Reclaiming Identity: Finding Belonging, Empowerment and Healing

I always questioned exactly where I would find belonging. In my early twenties, I left my hometown and headed to the big city (Regina) for university. These were some of the most challenging and transformative years of my life. As I reflect on my past, I recognize the compassion my younger self deserves. Based on my lived experiences, I would now turn to my younger self and tell her: you are human, and no matter how hard you try, you are not exempt from the human experience. I would also tell her: you will find the spaces you belong in, despite how alone and isolated you may feel.

It was in my final year of the Indigenous Social Work program at the First Nations University of Canada that I was able to attend the required culture camp. Over two weeks of culture camp, Indigenous social work students gain experiential knowledge through living off the land, in community, and engaging in ceremony and tradition with elders and knowledge keepers. I remember this being a pivotal moment for my healing journey. For the first time, I was allowed to take up space; this is where my decolonizing journey emerged, and my spirit awoke. During culture camp I learned how to bead. I remember my mind quieting as I picked up each bead, one at a time. I created my own safe space within my mind, while also reclaiming my identity and traditions. Beading remains one of my most effective coping skills. After culture camp, I returned to the city and joined a beading circle full of Kohkoms and Aunties. This space, just like culture camp, made me feel more supported and safer. I had a vision to incorporate creative expression, paired with Indigenous culture, into my work as an Indigenous social worker.

When I began working at USask, I leaned into my vision and started “Beading with Auntie”. My hope is to support our Indigenous students, always reminding them: Auntie is here for you. Auntie loves you. And we are going to figure it out together.. I believe that the person I am today, and what I am doing here, is who and what I needed in the most vulnerable times in my life. I needed safe and supportive spaces to be human, rather than judgement or shaming.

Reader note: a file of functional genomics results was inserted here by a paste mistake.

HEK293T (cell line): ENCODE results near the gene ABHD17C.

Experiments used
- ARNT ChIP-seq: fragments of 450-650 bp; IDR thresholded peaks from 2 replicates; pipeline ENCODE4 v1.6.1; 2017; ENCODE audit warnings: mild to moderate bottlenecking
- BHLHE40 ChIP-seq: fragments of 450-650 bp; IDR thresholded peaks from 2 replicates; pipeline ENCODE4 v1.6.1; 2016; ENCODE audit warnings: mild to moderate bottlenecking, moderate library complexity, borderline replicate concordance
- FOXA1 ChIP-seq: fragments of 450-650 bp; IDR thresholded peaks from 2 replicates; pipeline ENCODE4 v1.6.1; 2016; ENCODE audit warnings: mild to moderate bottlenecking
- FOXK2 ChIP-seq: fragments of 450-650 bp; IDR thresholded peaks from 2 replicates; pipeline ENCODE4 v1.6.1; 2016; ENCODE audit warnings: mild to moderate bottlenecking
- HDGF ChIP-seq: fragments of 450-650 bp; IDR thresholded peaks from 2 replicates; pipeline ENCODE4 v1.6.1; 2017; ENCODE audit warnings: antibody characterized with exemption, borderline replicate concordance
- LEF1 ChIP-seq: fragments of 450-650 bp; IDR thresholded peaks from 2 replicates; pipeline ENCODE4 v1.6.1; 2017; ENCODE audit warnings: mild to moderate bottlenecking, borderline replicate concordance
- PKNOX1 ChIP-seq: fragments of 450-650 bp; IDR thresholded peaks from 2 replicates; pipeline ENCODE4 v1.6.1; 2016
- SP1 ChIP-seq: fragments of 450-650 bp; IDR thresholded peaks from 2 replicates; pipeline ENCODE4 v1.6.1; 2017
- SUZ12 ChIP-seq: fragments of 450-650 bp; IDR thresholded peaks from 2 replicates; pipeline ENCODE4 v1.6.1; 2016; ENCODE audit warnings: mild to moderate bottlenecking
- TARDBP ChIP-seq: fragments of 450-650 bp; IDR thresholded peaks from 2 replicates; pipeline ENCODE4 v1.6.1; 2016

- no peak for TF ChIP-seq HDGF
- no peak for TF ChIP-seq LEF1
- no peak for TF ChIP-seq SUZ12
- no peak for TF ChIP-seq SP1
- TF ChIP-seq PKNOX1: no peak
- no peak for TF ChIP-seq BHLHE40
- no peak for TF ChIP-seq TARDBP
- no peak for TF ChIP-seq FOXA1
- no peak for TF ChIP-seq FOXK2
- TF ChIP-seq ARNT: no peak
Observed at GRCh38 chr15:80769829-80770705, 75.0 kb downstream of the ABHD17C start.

I am grateful for what has transpired since I have started developing this unique role at USask. In this role, my desire to engage in lifelong learning is validated. It has been incredible to see the transformative nature of a beading circle during “Beading with Auntie”.  Each student works together towards building and maintaining this protected, Indigenous space. In this sacred space, we support each other in community, admiring each of our gifts, not to mention the big belly laughs. It has been a dream come true to bring the component of creative expression to my therapeutic work, together with Indigenous students. Today, we celebrate while walking through the doors our ancestors opened for us. 


Jusinda Rosenkerr 


Bio – Jusinda Rosenkerr (she/her)

Jusinda was born and raised in Northwest Saskatchewan. She is a citizen of Métis Nation Saskatchewan, and now lives in Saskatoon. Jusinda is currently the Indigenous Wellness Counsellor at the University of Saskatchewan. She takes part in ongoing development of this unique and evolving role, offering mentorship and therapeutic one-to-one sessions to Indigenous USASK students. She also facilitates cultural programming opportunities, such as beading circles, throughout the year. As the role evolves, Jusinda continues to listen and respond to the unique mental health needs of Indigenous students. 

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